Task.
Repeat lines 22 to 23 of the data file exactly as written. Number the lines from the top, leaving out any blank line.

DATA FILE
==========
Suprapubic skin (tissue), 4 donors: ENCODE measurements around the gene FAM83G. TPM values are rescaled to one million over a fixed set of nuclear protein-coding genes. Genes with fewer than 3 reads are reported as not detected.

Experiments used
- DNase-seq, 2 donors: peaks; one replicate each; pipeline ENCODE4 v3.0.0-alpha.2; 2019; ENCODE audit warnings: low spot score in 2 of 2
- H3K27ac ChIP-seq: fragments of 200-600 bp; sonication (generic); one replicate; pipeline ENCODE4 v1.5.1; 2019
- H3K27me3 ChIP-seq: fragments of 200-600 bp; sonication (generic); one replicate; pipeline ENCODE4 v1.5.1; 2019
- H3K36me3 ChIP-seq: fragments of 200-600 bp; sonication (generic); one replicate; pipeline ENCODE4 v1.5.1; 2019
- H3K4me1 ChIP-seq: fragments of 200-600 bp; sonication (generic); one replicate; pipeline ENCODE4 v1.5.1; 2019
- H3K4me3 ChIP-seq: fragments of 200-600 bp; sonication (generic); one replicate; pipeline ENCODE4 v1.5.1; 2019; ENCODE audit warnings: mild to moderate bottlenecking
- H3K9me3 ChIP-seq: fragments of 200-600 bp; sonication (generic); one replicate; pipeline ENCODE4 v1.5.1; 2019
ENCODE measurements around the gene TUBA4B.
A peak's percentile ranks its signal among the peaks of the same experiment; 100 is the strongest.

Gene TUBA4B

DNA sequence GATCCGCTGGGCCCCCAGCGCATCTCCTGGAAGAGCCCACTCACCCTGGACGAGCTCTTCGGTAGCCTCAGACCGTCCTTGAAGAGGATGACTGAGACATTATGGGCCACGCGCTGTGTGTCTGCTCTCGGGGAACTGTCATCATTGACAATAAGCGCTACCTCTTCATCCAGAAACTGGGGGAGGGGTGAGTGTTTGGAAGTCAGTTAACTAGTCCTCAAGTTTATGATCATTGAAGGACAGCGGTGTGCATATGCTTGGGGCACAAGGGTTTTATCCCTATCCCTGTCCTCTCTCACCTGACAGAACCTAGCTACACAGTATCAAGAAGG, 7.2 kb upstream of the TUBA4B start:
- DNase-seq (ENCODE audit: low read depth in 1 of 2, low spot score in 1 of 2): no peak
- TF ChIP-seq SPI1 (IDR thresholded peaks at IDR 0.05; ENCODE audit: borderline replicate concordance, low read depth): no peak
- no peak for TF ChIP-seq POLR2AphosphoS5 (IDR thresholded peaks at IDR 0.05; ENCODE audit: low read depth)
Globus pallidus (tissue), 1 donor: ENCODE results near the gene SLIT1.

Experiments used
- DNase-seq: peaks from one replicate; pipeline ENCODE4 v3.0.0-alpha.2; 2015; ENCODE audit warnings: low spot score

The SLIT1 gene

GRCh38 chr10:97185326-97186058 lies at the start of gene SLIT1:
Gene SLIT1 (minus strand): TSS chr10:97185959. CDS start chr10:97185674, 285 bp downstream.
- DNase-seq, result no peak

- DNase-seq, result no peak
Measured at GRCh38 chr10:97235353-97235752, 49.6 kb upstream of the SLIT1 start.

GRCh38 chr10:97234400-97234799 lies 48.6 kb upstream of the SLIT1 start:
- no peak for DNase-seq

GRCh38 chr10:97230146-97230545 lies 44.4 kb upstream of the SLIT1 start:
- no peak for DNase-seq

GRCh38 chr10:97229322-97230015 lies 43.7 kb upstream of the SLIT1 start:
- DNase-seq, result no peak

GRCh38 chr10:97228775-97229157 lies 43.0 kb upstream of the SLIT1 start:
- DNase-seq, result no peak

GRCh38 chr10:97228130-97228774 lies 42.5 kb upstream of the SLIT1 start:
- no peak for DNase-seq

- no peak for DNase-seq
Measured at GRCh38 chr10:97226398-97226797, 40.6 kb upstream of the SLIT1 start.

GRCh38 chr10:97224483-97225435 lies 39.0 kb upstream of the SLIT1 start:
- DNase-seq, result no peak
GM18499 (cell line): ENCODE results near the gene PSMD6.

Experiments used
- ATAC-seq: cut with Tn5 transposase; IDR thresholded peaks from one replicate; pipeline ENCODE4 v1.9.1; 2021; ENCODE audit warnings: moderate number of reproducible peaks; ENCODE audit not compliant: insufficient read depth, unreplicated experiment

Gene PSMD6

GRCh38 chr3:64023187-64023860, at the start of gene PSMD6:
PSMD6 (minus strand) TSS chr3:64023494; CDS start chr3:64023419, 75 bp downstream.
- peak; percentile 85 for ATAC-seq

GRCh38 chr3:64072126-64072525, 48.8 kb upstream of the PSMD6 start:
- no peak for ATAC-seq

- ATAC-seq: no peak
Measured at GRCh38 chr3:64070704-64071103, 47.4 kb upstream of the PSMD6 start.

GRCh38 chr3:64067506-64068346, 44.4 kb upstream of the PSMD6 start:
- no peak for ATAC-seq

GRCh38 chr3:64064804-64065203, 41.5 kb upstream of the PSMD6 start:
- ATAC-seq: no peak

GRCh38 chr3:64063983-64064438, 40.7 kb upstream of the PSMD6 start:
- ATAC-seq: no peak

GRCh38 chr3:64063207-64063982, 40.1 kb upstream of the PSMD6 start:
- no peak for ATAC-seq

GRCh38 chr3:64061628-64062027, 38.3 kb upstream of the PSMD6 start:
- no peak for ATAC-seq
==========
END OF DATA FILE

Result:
Gene SLIT1 (minus strand): TSS chr10:97185959. CDS start chr10:97185674, 285 bp downstream.
- DNase-seq, result no peak